In advocacy, there is power in numbers through grassroots organizing. Joining a local advocacy group allows one voice to join many on an issue. Together, individuals could organize events, distribute literature, and call representatives en masse about an issue. When it comes to writing, introducing, and passing bills, as well as securing funding, the more constituent support, the better.

A community member could also write a letter to the editor of a local newspaper, and have other parents and/or advocates sign it. Newspaper’s have far-reaching audiences in the community, and are viewed as legitimate sources of information. Because of this, letters to the editor are powerful messages.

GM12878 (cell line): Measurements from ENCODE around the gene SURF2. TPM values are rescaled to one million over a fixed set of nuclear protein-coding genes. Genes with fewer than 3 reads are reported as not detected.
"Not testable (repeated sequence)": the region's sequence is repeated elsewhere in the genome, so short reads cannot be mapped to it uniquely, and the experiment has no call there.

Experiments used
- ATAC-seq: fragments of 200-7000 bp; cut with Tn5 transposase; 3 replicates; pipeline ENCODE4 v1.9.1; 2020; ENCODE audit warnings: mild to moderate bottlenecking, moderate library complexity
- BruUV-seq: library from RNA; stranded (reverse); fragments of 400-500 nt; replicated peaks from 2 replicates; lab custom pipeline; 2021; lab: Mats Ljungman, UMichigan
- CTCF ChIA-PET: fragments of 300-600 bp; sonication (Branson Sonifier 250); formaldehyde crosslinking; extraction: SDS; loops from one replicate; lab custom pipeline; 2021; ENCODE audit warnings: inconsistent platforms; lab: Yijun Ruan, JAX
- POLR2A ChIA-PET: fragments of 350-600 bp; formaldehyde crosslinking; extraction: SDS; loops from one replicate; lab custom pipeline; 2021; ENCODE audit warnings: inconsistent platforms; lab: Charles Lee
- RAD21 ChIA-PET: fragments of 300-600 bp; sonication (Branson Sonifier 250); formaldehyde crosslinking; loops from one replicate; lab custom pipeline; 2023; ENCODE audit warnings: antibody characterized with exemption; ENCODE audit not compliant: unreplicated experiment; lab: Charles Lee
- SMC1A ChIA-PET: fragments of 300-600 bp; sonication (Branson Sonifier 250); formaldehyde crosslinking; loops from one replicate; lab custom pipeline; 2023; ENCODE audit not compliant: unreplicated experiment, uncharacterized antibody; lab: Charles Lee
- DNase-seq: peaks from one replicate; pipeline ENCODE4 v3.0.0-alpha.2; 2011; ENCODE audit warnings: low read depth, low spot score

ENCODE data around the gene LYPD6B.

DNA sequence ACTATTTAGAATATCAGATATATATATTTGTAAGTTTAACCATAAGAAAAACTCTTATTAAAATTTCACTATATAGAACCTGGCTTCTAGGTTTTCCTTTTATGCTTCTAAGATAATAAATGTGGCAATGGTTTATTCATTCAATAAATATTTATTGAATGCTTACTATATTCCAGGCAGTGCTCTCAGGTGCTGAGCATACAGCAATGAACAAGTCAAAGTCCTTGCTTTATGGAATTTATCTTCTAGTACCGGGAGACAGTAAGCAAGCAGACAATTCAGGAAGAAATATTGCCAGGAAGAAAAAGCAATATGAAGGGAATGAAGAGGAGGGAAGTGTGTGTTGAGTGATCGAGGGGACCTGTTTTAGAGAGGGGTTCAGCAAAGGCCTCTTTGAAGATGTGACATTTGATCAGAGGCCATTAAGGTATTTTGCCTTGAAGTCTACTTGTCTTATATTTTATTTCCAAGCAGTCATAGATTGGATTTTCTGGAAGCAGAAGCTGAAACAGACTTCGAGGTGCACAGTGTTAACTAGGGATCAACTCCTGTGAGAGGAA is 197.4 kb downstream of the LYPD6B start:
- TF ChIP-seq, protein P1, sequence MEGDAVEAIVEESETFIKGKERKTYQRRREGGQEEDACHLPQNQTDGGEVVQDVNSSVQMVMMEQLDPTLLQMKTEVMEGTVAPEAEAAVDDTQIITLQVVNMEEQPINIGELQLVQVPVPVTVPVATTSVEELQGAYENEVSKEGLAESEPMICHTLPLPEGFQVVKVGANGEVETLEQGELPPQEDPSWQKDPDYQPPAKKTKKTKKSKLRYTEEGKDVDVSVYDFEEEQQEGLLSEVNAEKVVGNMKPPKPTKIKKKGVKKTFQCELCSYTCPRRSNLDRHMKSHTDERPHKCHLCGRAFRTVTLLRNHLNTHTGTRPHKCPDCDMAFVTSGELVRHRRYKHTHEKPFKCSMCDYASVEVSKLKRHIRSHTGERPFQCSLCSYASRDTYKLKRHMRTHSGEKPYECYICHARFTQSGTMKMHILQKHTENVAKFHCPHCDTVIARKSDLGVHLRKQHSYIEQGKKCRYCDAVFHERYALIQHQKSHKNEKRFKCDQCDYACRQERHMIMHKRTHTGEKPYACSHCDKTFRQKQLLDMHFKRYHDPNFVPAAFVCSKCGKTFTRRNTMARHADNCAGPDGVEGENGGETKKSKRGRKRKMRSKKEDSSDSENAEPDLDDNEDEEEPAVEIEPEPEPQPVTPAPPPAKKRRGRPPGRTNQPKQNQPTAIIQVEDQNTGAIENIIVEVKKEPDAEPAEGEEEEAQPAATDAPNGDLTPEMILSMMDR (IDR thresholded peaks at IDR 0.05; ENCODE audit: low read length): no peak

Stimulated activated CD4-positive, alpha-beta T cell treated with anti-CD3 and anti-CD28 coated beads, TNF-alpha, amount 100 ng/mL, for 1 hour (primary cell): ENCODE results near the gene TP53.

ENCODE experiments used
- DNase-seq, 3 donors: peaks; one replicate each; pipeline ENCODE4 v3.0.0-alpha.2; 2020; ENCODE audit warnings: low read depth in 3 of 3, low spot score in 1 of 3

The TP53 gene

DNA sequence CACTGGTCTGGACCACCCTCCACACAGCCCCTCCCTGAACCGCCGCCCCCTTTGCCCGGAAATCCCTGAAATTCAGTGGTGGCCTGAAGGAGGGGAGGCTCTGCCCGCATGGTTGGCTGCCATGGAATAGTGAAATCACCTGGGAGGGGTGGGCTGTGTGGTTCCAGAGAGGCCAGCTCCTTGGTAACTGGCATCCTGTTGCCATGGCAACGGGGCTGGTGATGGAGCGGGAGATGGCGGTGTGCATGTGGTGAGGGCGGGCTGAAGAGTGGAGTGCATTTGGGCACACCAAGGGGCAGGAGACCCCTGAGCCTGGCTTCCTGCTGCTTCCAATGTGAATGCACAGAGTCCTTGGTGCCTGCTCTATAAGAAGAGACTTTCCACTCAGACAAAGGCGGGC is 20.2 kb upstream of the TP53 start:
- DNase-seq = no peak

Lastly, individuals shouldn’t be afraid to post about important issues via social media. Family and friends may just be swayed to join the efforts, or vote in a way that benefits education.

Whenever advocating for an issue, keep these following tips in mind:

  • Keep track of key bills that will affect education in your region.
  • Know the names of your representatives, as well as their voting positions.
  • Know issues inside and out. Be prepared to summarize positions.
  • Know the opposing argument.
  • Fact-check the sources of news articles. Make sure all information is credible.
  • Don’t guess at or exaggerate fact. An individual doesn’t have to be an expert, but they do have to be honest.